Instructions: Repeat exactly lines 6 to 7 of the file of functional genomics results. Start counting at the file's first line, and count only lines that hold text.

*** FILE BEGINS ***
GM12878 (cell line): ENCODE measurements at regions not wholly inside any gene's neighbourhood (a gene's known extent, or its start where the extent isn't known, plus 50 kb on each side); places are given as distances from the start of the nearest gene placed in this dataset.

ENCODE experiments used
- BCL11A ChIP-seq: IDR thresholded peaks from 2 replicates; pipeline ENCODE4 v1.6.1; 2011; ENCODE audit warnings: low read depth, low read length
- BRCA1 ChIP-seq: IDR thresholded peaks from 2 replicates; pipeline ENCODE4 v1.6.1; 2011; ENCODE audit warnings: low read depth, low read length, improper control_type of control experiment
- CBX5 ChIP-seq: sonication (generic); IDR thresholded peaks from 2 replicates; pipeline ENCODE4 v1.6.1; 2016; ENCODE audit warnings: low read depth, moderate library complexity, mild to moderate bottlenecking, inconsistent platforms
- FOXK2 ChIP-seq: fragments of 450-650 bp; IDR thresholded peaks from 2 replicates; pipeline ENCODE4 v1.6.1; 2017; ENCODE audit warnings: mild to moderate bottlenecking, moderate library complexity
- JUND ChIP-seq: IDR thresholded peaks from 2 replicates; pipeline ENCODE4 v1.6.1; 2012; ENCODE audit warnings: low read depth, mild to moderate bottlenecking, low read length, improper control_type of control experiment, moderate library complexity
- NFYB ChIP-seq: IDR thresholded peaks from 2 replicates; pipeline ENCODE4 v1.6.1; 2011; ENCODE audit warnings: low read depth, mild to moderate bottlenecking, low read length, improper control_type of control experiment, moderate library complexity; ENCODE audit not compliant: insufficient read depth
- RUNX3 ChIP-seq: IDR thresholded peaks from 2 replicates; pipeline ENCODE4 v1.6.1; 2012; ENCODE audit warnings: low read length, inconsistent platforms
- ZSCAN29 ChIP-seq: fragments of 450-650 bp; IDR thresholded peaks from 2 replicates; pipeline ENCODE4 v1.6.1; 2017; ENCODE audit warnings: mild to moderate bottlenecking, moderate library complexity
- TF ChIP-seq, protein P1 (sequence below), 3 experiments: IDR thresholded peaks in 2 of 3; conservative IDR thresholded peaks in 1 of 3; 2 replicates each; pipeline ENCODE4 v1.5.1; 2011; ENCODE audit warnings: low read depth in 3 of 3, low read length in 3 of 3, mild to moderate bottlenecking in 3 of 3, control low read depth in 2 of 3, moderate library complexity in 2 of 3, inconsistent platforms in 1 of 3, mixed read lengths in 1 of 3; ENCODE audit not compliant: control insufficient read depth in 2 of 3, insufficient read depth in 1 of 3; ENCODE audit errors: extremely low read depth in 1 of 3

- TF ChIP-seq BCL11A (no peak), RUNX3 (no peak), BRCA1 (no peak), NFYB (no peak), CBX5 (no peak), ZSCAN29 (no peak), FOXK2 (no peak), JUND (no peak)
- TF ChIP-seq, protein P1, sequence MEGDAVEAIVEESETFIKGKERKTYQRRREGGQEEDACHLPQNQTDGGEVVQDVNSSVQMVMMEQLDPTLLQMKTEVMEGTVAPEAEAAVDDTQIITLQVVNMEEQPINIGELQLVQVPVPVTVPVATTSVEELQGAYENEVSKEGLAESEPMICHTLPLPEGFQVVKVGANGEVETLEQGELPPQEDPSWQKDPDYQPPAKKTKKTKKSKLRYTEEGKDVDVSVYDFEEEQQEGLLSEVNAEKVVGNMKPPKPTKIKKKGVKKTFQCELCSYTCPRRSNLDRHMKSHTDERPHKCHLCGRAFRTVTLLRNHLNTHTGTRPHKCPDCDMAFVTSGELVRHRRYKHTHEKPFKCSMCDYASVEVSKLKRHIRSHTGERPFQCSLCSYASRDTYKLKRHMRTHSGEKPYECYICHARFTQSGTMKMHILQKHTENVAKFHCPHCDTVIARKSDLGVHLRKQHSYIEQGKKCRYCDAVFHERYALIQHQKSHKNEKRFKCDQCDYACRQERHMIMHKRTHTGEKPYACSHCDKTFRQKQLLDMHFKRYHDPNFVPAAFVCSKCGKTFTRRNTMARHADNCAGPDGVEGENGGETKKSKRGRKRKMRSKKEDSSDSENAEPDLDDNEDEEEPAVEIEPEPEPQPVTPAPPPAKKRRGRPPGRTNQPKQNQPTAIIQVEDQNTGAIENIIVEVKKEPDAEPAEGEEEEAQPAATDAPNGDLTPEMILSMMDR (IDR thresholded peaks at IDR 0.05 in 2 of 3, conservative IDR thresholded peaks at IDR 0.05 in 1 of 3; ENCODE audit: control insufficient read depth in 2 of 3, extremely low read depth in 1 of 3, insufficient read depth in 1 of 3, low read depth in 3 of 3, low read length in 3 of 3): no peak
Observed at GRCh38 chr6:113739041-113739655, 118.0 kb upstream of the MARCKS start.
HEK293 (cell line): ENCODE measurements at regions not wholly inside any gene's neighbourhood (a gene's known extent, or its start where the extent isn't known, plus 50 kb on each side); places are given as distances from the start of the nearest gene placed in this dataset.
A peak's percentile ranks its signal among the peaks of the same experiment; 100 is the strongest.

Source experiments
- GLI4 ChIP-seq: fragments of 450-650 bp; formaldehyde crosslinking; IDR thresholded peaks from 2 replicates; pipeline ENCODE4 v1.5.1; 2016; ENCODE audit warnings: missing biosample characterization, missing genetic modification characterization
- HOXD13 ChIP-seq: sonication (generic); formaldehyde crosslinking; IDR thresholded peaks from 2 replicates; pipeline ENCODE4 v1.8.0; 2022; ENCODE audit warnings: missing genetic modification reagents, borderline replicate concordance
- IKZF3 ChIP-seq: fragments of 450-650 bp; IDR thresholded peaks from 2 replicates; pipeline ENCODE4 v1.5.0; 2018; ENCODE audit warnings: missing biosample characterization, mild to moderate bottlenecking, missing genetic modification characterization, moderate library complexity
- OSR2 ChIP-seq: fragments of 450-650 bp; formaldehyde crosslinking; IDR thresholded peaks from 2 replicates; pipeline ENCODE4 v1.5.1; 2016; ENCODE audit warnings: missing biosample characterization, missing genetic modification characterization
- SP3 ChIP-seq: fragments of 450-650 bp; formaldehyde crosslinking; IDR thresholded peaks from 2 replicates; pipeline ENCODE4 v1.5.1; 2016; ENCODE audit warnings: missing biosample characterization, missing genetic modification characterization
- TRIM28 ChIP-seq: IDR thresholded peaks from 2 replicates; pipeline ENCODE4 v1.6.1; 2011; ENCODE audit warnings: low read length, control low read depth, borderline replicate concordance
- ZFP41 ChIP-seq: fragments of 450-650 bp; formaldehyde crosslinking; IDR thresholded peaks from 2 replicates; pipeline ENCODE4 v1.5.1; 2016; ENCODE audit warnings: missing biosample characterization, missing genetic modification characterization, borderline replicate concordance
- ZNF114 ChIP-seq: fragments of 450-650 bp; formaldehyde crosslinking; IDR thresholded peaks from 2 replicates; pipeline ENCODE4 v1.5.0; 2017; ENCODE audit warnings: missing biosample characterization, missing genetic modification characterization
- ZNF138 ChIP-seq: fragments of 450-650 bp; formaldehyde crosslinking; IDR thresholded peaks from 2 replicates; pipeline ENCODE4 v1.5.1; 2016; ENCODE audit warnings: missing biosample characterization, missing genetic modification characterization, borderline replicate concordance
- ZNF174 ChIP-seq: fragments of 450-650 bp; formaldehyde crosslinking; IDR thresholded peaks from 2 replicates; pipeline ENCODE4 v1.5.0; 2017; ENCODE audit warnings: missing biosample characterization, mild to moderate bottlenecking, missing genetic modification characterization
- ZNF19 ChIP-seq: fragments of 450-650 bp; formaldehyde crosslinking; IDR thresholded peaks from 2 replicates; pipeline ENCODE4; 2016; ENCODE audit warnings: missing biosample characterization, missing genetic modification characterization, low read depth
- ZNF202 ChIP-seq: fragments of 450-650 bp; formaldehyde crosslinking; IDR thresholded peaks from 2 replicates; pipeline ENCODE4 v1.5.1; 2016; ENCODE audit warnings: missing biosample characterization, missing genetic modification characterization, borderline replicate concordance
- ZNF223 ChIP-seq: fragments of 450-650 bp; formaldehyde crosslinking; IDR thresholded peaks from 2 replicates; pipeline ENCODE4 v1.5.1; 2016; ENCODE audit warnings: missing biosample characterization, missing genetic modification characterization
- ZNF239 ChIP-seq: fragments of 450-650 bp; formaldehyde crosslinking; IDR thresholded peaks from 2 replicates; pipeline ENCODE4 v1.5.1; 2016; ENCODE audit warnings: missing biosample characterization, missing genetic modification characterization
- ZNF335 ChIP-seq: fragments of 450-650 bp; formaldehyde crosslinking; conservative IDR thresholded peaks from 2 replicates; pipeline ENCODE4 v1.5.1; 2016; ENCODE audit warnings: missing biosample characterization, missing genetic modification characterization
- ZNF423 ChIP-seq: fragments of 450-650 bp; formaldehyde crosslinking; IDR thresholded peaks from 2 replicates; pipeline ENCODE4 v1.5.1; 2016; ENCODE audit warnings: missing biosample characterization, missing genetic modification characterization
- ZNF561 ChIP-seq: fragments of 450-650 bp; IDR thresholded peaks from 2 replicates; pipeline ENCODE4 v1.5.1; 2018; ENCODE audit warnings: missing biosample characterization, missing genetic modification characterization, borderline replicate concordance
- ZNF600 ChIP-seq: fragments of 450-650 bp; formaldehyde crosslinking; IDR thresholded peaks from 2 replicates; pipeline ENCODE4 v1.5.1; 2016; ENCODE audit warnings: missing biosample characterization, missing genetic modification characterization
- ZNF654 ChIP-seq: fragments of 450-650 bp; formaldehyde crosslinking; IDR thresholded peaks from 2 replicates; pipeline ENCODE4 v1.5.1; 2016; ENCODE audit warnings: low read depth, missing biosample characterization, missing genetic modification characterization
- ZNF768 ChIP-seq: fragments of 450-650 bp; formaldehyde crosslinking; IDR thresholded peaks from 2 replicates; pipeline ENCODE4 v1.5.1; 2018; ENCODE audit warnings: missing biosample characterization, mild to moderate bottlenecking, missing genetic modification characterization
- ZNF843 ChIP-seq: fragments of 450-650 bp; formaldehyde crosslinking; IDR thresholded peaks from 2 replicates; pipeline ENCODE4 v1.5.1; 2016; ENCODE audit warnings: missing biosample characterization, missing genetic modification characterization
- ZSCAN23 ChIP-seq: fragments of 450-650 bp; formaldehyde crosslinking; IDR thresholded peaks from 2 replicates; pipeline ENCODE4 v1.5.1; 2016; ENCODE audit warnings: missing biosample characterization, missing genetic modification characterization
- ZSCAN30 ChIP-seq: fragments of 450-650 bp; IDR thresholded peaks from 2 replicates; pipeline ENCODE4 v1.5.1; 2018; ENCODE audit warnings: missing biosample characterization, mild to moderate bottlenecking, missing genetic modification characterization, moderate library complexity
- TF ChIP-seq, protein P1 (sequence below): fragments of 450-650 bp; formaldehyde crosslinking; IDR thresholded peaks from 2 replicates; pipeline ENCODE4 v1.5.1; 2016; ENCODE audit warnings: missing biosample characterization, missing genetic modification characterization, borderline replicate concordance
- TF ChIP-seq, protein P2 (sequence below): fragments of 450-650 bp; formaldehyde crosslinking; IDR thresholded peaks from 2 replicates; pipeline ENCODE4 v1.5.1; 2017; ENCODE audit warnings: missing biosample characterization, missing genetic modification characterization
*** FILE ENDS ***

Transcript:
- FOXK2 ChIP-seq: fragments of 450-650 bp; IDR thresholded peaks from 2 replicates; pipeline ENCODE4 v1.6.1; 2017; ENCODE audit warnings: mild to moderate bottlenecking, moderate library complexity
- JUND ChIP-seq: IDR thresholded peaks from 2 replicates; pipeline ENCODE4 v1.6.1; 2012; ENCODE audit warnings: low read depth, mild to moderate bottlenecking, low read length, improper control_type of control experiment, moderate library complexity